Girls Names - The New Life

by Steve Reynolds Rating:8 Release Date:2013-02-18

Back in 2011, I reviewed Girls Names' debut, Dead to Me. Two years is a long time in the life of modern day indie bands and, such is the vast array of acts out there, it's all too easy to be swept away by the new hipsters on the block and be put out to pasture. However, it seems Girls Names have taken the last 24 months as a chance to regroup, take stock, knuckle down and look at where they push on to the next album. The cover of The New Life may just give you a clue to where their downtime focus has gone; the bleak, monochrome and austere landscape is pure post-punk minimalism, further personified by the band pictures in stunning black and white on the inner sleeve.

The 56-second, music only 'Potrait' has more than a passing resemblance to 'Party Fears Two' by Associates. 'Pittura Infamante' has The Cure written all over it, equipped with their trademark primitive drums and gently throbbing bass. Its simplistic arrangement and catchy rhythms box clever with the dark, almost dissonant synth. It wouldn't be out of place on the goth legends ground-breaking Seventeen Seconds album, and is a very solid base on which to build The New Life.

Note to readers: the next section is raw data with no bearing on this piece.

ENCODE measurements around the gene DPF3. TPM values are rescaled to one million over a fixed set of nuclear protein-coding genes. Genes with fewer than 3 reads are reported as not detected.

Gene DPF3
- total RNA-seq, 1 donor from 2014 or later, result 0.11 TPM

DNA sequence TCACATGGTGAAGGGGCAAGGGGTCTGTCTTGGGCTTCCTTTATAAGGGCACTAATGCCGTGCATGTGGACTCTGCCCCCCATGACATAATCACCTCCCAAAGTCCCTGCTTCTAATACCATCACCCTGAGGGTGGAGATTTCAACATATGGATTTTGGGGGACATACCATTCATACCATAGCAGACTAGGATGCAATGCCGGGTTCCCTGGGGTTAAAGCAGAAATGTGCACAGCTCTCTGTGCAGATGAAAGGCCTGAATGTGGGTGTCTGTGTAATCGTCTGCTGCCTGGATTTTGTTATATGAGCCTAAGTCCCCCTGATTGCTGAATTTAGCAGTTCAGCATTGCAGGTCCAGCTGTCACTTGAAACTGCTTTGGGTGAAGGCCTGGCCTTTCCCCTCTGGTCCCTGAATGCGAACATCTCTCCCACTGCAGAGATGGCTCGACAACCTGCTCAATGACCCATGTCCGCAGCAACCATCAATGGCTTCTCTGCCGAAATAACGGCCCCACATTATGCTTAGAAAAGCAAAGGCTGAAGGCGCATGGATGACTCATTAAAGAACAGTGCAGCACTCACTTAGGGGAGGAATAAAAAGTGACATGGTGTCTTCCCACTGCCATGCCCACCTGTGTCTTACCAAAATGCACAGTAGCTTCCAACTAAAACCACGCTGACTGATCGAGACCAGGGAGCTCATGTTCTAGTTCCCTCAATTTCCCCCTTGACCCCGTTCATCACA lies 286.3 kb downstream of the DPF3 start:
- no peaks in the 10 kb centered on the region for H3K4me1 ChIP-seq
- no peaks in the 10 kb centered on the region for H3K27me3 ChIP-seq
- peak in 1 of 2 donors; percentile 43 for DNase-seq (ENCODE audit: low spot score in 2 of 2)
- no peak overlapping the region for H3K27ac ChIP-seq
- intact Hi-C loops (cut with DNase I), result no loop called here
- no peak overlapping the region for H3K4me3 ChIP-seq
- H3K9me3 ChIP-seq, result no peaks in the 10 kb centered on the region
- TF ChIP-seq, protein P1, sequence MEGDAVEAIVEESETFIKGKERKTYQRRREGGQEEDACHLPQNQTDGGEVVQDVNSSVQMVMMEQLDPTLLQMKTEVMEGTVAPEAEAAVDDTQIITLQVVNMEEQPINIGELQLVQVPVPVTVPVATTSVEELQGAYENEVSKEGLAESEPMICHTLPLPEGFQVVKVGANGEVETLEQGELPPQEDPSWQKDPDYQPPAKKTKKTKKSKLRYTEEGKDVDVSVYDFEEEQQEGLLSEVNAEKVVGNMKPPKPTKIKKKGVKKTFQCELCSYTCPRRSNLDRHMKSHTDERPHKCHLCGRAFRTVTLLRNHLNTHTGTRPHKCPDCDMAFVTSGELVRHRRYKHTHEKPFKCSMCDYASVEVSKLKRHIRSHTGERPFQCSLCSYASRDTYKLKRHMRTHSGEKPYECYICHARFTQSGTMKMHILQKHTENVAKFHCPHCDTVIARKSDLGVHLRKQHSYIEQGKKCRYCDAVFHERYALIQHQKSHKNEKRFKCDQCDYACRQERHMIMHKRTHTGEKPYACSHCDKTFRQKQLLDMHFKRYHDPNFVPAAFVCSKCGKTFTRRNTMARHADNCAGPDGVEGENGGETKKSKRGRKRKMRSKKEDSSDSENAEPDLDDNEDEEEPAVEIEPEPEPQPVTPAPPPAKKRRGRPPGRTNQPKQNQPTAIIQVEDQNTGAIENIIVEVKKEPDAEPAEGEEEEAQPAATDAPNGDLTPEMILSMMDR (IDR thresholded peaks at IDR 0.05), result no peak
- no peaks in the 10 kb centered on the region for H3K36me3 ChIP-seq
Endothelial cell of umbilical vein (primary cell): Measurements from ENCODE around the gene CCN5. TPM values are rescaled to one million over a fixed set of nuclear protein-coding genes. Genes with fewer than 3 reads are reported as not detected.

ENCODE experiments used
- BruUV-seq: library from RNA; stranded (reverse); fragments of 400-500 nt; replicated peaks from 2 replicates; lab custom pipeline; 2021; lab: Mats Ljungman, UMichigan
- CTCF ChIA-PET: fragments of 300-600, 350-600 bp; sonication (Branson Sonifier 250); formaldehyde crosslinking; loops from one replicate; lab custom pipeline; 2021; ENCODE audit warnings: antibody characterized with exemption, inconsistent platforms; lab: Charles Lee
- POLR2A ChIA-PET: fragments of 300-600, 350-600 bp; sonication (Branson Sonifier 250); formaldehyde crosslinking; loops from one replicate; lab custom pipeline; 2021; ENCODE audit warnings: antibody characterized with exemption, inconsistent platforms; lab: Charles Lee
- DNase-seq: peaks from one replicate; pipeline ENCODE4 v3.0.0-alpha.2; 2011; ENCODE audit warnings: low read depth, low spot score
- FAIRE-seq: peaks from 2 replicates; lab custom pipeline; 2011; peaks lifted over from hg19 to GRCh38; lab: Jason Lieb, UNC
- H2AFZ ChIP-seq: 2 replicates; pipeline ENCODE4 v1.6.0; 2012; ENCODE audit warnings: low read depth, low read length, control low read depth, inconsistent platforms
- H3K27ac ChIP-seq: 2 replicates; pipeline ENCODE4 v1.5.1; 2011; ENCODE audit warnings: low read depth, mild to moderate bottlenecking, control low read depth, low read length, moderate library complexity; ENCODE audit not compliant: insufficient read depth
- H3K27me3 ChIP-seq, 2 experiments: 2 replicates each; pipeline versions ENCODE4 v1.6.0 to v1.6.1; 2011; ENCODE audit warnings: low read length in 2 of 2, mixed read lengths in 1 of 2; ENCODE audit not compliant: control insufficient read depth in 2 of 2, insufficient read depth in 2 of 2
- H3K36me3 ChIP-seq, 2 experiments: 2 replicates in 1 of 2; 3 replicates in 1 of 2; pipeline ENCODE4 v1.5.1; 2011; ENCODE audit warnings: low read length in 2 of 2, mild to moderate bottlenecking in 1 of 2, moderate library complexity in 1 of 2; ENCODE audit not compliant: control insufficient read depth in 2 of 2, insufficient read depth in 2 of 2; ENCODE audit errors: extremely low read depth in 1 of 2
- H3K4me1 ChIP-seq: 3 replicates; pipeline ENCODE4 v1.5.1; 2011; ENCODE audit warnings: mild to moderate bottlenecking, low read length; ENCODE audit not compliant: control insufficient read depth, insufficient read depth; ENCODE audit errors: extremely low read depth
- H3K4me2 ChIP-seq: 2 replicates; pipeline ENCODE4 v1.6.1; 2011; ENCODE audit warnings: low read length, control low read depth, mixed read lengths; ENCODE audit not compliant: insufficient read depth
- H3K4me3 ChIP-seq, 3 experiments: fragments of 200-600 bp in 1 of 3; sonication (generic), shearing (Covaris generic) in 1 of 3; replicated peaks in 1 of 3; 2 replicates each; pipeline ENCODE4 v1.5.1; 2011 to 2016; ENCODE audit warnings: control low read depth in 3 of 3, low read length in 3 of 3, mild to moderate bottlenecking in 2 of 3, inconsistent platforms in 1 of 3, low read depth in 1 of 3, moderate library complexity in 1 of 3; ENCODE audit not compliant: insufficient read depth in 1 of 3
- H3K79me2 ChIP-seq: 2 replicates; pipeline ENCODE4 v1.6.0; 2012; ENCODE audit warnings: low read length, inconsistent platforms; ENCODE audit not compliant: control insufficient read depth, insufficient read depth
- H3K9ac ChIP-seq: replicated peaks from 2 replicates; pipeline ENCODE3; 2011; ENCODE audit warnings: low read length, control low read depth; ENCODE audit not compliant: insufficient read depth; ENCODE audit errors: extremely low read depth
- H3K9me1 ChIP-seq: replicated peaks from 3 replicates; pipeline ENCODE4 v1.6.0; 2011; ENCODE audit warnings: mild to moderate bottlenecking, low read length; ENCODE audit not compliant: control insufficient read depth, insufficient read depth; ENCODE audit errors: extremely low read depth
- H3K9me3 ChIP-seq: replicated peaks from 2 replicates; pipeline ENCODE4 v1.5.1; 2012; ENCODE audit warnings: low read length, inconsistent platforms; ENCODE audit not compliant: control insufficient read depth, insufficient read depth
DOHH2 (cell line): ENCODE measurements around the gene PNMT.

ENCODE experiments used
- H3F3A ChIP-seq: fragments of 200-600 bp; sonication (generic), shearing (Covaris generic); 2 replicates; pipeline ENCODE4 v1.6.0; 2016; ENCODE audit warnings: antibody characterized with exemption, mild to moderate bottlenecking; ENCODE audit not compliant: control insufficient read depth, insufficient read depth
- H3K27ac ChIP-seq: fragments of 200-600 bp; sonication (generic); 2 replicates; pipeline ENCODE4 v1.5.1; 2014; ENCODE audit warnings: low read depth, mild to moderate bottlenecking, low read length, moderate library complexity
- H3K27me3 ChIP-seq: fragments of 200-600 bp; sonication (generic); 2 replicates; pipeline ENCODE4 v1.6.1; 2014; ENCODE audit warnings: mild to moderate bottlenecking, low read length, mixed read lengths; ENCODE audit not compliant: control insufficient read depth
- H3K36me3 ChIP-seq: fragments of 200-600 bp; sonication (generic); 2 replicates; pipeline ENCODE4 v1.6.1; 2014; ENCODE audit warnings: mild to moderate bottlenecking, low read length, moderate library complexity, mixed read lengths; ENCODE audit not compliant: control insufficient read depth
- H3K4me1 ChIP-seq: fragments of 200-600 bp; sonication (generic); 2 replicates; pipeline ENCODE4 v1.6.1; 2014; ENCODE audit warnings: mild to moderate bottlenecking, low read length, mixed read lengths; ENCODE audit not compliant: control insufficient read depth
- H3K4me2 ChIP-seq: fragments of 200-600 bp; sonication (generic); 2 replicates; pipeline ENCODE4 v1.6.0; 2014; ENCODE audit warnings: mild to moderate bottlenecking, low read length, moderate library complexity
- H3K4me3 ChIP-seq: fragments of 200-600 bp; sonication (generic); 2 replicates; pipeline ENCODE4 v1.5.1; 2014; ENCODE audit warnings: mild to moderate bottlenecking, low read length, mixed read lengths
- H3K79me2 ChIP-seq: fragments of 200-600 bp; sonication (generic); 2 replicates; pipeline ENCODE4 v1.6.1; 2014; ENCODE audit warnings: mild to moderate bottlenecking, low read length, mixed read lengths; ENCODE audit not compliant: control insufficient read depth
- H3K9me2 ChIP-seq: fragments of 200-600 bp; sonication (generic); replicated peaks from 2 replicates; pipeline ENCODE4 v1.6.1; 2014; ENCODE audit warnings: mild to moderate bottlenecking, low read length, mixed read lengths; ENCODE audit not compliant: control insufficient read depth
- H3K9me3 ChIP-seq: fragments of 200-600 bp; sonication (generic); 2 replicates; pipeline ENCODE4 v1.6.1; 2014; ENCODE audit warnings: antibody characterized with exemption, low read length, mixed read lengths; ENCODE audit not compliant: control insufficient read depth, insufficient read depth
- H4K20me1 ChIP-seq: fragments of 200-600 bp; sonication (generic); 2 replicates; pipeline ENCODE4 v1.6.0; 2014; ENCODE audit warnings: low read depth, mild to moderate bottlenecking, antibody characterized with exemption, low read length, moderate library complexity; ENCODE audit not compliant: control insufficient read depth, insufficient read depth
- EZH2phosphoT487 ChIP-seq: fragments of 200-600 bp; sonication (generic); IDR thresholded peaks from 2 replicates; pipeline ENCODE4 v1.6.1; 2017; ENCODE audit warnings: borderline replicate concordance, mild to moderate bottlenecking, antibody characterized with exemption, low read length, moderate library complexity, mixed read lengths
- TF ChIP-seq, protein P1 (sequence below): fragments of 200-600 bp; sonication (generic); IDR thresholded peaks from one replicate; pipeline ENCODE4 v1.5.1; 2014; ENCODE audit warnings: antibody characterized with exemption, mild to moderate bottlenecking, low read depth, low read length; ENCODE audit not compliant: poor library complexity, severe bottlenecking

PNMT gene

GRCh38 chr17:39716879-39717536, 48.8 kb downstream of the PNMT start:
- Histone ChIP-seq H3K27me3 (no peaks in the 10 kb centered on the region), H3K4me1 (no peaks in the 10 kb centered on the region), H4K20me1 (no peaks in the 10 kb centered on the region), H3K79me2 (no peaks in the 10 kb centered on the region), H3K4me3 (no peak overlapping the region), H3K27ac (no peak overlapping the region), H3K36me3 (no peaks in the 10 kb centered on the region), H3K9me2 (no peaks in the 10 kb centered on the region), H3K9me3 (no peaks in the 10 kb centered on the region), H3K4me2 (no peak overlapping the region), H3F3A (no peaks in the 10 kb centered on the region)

They continue in a similar vein but inject the songs with a gregarious swell of passion and a fresh lease of life. 'Drawling lines' mixes post-punk brevity with motorik drums; 'Hypnotic Regression' draws on the jangle of C86 and the smooth lines of early electronica.

After a couple of listens, you can smell all the right musical reference points. Yes, it would be wrong to suggest this album wasn't derivative of the post-punk era and early British indie jangle but when Cathal Cully's subtle vocal murmur wrestles with Phillip Quinn's clever guitar play, they have effectively created their own tribute capable of showing any doubters that they are more than mere copycats. Proof that a hiatus and assessing your future can pay dividends right to the core.

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